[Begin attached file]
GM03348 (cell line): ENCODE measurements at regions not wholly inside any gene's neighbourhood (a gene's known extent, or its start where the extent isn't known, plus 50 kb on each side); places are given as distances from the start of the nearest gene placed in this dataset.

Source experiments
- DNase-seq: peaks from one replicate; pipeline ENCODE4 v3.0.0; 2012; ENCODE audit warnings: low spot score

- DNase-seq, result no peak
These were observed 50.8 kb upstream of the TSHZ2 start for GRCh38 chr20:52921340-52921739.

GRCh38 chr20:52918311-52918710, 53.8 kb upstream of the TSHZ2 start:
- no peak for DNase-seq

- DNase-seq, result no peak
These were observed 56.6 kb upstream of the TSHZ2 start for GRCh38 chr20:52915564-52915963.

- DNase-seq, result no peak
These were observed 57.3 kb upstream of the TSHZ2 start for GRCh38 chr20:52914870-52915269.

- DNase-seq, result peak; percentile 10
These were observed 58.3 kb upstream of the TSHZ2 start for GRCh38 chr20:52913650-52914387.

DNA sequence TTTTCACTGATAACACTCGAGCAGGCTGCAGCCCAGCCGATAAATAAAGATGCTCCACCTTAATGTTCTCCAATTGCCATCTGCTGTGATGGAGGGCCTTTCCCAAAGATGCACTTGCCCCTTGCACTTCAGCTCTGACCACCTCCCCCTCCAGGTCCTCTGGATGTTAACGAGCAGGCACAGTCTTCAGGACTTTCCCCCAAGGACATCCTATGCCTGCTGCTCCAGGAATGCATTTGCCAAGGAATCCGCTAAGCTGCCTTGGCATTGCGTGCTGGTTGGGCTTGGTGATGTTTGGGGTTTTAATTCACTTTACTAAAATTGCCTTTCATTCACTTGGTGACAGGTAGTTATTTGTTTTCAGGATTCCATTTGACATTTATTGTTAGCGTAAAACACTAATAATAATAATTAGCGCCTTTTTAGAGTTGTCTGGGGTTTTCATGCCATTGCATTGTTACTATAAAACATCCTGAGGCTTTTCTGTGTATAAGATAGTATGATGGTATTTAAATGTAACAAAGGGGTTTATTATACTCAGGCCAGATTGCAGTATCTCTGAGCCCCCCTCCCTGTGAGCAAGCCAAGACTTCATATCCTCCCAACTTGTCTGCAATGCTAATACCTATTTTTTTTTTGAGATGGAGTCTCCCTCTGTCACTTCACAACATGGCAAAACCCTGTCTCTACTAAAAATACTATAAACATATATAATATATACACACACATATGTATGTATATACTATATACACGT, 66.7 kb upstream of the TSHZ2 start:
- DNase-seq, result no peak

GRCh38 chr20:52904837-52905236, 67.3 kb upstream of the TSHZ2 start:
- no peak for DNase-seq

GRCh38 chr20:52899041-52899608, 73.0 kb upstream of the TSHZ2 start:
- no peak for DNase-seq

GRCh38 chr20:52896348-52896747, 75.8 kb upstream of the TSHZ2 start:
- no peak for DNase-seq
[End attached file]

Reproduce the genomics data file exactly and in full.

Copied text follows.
GM03348 (cell line): ENCODE measurements at regions not wholly inside any gene's neighbourhood (a gene's known extent, or its start where the extent isn't known, plus 50 kb on each side); places are given as distances from the start of the nearest gene placed in this dataset.

Source experiments
- DNase-seq: peaks from one replicate; pipeline ENCODE4 v3.0.0; 2012; ENCODE audit warnings: low spot score

- DNase-seq, result no peak
These were observed 50.8 kb upstream of the TSHZ2 start for GRCh38 chr20:52921340-52921739.

GRCh38 chr20:52918311-52918710, 53.8 kb upstream of the TSHZ2 start:
- no peak for DNase-seq

- DNase-seq, result no peak
These were observed 56.6 kb upstream of the TSHZ2 start for GRCh38 chr20:52915564-52915963.

- DNase-seq, result no peak
These were observed 57.3 kb upstream of the TSHZ2 start for GRCh38 chr20:52914870-52915269.

- DNase-seq, result peak; percentile 10
These were observed 58.3 kb upstream of the TSHZ2 start for GRCh38 chr20:52913650-52914387.

DNA sequence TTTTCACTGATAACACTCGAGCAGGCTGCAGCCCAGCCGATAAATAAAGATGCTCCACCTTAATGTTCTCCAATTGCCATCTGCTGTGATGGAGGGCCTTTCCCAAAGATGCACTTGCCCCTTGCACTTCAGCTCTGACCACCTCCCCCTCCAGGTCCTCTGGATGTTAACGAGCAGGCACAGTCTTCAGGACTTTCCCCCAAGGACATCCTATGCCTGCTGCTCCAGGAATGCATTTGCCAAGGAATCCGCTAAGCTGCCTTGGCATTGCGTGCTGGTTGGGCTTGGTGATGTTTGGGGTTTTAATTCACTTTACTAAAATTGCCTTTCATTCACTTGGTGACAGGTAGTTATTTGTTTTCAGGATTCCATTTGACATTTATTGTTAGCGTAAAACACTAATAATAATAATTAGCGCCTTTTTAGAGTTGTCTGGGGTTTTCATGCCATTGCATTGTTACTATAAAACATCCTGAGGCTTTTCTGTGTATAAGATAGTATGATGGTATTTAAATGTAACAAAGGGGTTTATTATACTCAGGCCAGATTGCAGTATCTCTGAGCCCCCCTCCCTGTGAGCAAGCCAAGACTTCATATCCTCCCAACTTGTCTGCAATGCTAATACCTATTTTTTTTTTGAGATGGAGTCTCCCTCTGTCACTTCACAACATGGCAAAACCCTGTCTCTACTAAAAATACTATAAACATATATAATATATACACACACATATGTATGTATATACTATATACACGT, 66.7 kb upstream of the TSHZ2 start:
- DNase-seq, result no peak

GRCh38 chr20:52904837-52905236, 67.3 kb upstream of the TSHZ2 start:
- no peak for DNase-seq

GRCh38 chr20:52899041-52899608, 73.0 kb upstream of the TSHZ2 start:
- no peak for DNase-seq

GRCh38 chr20:52896348-52896747, 75.8 kb upstream of the TSHZ2 start:
- no peak for DNase-seq